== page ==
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I was wondering why the following is true:

$$\int_0^1 \frac 1 { \sqrt{ x (1 - x) } } \, \mathrm d x = \pi$$

It is easy to obtain this result by doing a trig substitution but it's messy and not very enlightening. What is the quickest or most elegant method? I am convinced there is a cleverer way if only because the integral evaluates to $\pi$ - there must be a nice reason for this.

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    $\begingroup$ The derivative of $\arcsin(2x-1)$ gives the integrand. $\endgroup$ – coffeemath Jan 30 '15 at 20:03
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Let $x=u^2$, $dx = 2 u \,du $. Then the integral is

$$2 \int_0^1 \frac{du}{\sqrt{1-u^2}} $$

Now let $u=\sin{t}$, $du = \cos{t} \, dt$. Then the integral is

$$2 \int_0^{\pi/2} dt \frac{\cos{t}}{\cos{t}} = 2 \frac{\pi}{2} = \pi$$

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  • $\begingroup$ Ah, that was the substitution I was looking for. Thank you $\endgroup$ – user85798 Jan 30 '15 at 20:20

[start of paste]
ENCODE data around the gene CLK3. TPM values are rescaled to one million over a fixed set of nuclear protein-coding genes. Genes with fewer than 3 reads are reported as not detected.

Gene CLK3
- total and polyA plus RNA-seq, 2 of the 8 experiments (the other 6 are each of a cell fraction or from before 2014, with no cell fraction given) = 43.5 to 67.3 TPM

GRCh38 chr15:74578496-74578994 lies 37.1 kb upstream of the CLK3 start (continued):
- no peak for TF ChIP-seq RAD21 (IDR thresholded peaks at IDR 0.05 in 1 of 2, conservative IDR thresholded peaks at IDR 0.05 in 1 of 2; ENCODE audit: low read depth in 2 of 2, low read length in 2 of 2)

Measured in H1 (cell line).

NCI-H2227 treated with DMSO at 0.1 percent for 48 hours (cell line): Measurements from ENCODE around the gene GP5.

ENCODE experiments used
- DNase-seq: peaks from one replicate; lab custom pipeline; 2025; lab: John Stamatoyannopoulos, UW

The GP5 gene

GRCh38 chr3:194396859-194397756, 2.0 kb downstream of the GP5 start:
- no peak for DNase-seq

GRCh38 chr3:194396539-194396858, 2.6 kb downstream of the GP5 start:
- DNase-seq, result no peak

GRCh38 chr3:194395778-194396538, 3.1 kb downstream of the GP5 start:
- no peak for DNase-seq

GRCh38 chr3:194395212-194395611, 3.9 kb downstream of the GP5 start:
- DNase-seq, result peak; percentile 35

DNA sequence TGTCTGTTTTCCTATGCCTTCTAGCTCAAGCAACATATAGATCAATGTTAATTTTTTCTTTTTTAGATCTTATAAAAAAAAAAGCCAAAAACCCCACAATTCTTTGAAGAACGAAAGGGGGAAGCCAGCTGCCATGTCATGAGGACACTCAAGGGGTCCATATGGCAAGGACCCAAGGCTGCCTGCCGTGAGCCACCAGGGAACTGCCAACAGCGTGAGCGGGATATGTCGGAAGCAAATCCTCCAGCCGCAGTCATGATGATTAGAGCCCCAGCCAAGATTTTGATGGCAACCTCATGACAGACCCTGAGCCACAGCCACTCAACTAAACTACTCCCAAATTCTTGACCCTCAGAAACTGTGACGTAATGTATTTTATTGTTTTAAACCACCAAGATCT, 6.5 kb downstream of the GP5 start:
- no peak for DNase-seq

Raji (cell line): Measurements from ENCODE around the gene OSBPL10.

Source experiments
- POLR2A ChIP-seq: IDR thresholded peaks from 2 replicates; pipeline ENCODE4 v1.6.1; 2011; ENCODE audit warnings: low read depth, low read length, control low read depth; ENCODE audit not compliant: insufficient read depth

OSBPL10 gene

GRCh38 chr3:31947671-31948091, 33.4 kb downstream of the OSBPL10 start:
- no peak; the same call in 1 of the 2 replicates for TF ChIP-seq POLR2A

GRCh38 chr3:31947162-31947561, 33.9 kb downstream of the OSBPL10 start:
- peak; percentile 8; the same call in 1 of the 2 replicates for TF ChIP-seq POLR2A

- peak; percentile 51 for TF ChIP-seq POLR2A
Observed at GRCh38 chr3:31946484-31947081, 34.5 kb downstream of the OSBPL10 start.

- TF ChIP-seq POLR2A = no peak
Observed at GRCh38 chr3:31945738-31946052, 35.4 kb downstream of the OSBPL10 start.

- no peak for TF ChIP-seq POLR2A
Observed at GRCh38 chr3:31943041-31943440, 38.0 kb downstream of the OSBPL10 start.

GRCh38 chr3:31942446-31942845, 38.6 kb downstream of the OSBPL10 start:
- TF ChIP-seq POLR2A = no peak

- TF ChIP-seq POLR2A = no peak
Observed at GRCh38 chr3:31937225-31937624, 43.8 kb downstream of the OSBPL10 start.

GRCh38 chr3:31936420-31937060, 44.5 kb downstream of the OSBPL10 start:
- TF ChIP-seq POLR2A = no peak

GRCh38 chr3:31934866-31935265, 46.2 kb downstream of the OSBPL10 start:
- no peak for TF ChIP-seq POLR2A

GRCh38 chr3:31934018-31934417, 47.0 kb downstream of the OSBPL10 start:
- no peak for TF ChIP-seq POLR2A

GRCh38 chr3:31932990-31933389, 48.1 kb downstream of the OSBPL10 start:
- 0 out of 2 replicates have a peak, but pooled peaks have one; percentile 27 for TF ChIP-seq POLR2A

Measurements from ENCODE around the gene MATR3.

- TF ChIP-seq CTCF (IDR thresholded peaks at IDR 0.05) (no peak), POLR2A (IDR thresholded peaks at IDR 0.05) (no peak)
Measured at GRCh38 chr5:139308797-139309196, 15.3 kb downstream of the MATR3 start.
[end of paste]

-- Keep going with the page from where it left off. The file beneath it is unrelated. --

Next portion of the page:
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    $\begingroup$ In one blow one can let $x=\sin^2 t$. $\endgroup$ – André Nicolas Jan 30 '15 at 20:23
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    $\begingroup$ @AndréNicolas: yes but I like to show my elemental substitutions in a problem like this. The pattern recognition requirements are lighter that way. $\endgroup$ – Ron Gordon Jan 30 '15 at 20:30
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    $\begingroup$ @RonGordon: Good point, a rational process is better than a magic substitution. $\endgroup$ – André Nicolas Jan 30 '15 at 20:34
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The integral equals $$ \mathrm{B}(1/2,1/2) = \frac{\Gamma(1/2)\Gamma(1/2)}{\Gamma(1)} = \frac{\sqrt \pi \sqrt \pi}{1} = \pi. $$

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